“Howdy Folks! You like blood? Violence? Freaks of nature? Well then, come on down to Captain Spaulding’s Museum of Monsters and Mad-Men. See the Alligator Boy, ride my famous Murder Ride. Most of all, don’t forget to take home some of my tasty fried chicken! Ha ha! It just tastes so damn good!”
“House of 1000 Corpses,” takes place on October 30, 1977. Two couples are traveling cross country, writing a book in which they are compiling information about interesting road side attractions. One of the stops they make, is at a gas station in, an off the beaten path town, in Texas, which has such an attraction – The Museum of Monsters & Madmen. The proprietor of the property is Captain Spaulding, who is shown replete with face paint and a clown suit; Spaulding is portrayed by Sid Haig (The Devil’s Rejects). Viewers will have already been introduced to Spaulding, a few minutes earlier, during the opening scene of the film; a short scene, that features a botched robbery, which showcases, that Spaulding is a person that should not be trifled with.
While hosting the ‘Murder Ride,’ as Spaulding calls it, which depicts monsters, as well as real and fictional killers, he imparts information to the travelers: Denise (Erin Daniels), Mary (Jennifer Jostyn), Bill played by three time Emmy nominee Rainn Wilson (The Office), and Jerry, a role acted by two time Emmy winner Chris Hardwick (@Midnight). The information Spaulding imparts during the ride, which especially peaks Jerry’s interest, is about S. Quentin Quale, referred to by the locals as Dr. Satan. According to legend, years earlier, when the townsfolk learned of the ungodly experiments Quale was performing at the asylum where he worked, they took it upon themselves to execute their own justice, and hung him from a tree. Spaulding tells the couples, that when some people returned the next day to retrieve Quale’s body, it was gone. After receiving driving directions from Spaulding, Jerry convinces his less than thrilled friends, and girlfriend, that they should drive out to the tree where Dr. Satan was purportedly hung.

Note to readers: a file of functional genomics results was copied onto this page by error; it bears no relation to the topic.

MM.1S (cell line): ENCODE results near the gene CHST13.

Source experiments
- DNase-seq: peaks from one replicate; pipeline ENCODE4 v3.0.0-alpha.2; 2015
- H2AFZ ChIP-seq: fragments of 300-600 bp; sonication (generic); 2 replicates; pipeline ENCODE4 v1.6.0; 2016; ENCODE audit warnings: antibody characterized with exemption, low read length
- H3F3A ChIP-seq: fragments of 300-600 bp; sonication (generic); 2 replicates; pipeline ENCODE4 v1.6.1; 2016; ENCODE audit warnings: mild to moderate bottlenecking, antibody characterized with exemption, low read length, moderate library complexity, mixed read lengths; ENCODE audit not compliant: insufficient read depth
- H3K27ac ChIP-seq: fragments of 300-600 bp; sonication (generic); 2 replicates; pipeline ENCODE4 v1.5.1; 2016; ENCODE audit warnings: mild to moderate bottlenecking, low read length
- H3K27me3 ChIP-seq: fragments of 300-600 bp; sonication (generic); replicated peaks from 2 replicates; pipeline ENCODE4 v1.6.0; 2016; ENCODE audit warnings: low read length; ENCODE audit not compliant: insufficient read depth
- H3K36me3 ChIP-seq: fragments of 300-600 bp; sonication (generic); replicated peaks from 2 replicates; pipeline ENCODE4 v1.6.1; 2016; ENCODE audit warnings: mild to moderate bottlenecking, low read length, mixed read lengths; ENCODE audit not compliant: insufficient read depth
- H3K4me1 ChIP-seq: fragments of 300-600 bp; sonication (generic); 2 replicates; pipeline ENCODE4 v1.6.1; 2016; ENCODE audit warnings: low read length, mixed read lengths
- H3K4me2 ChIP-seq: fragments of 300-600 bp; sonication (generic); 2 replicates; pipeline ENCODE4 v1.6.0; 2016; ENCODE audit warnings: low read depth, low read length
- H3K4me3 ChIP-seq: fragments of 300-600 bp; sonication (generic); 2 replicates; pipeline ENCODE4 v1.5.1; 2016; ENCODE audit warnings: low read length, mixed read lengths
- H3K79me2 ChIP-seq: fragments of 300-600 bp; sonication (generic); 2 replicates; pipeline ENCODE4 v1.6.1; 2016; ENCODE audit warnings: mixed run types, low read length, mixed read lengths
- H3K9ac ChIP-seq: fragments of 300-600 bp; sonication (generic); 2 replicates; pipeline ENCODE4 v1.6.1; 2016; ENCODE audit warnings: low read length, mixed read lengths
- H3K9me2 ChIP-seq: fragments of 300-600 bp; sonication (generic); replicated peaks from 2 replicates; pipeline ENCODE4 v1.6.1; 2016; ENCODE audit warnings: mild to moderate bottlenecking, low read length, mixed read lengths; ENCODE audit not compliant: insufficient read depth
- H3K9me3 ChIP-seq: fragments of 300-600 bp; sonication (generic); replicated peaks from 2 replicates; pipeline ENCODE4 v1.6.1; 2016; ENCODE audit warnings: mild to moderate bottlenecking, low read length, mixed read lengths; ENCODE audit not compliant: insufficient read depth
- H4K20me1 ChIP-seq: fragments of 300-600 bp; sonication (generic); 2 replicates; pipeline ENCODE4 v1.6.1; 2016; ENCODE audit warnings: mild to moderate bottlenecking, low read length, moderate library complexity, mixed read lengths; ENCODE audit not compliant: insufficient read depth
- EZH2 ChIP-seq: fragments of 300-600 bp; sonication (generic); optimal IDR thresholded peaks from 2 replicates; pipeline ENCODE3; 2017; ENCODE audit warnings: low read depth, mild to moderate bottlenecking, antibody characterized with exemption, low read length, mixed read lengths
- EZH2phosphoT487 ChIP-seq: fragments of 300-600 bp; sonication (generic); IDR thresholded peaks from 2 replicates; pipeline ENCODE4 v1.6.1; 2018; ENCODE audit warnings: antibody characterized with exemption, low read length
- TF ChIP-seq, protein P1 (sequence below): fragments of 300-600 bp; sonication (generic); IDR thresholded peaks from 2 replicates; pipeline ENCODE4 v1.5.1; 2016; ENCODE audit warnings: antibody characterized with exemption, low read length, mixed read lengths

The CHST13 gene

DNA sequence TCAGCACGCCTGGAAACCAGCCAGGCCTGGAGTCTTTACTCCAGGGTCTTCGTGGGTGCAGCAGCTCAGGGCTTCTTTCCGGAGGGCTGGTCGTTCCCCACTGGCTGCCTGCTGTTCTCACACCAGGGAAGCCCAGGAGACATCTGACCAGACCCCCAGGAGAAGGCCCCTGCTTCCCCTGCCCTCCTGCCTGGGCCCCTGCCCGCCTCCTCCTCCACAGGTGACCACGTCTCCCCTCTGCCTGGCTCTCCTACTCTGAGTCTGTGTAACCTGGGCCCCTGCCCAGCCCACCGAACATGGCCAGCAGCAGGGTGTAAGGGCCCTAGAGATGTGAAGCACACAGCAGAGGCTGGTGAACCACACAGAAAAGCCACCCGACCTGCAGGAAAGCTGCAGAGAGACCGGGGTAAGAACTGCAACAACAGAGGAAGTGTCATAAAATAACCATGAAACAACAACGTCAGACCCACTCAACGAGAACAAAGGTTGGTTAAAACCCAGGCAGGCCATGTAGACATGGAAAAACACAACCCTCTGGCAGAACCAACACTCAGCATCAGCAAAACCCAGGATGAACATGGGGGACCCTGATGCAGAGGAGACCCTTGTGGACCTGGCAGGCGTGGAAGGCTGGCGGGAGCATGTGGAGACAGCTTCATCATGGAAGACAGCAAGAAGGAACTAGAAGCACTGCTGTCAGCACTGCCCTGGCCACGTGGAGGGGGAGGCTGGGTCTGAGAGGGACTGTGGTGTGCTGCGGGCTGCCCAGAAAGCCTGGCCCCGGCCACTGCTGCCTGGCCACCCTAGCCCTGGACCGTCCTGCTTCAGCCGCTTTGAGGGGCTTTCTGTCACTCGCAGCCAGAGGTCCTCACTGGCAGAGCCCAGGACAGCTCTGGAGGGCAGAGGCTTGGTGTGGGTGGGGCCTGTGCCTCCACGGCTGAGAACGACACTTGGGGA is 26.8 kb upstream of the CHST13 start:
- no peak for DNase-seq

In route to the location, the group spots a woman walking in the rain, and gives her a ride; her name is Vera-Ellen, but she refers to herself as Baby. The character is played by Sheri Moon Zombie (31), in her film debut. Baby informs the group, that she lives near the location they want to see. Unfortunately, shortly after resuming their trip, the car gets a flat tire. As luck would have it, bad luck in this instance, Baby’s brother is a tow truck driver. She tells the group, that he’ll come and tow the car, and while it is being fixed, everyone is welcome to stay at her house, where she lives with her family. The Firefly family consists of: Mother Firefly, played by two time Golden Globe winner Karen Black (Five Easy Pieces); her brothers, Otis portrayed by horror film veteran Bill Moseley (The Texas Chainsaw Massacre 2), Tiny (Matthew McGrory), and Rufus (Robert Allen Mukes); and rounding out the family, her grandfather, Hugo, portrayed by long time character actor Dennis Fimple, in his final film role before he passed away from heart disease, on August 23, 2002. (As an aside: In the film, there are a number of characters named after characters that “The Marx Brothers,” played in their films from the 1930s and 40s which include, Captain Spaulding in “Animal Crackers” – Rufus T. Firefly from “Duck Soup” – Otis from “A Night at the Opera” – S. Quentin Quale from “Go West” – and Vera-Ellen from “Love Happy”).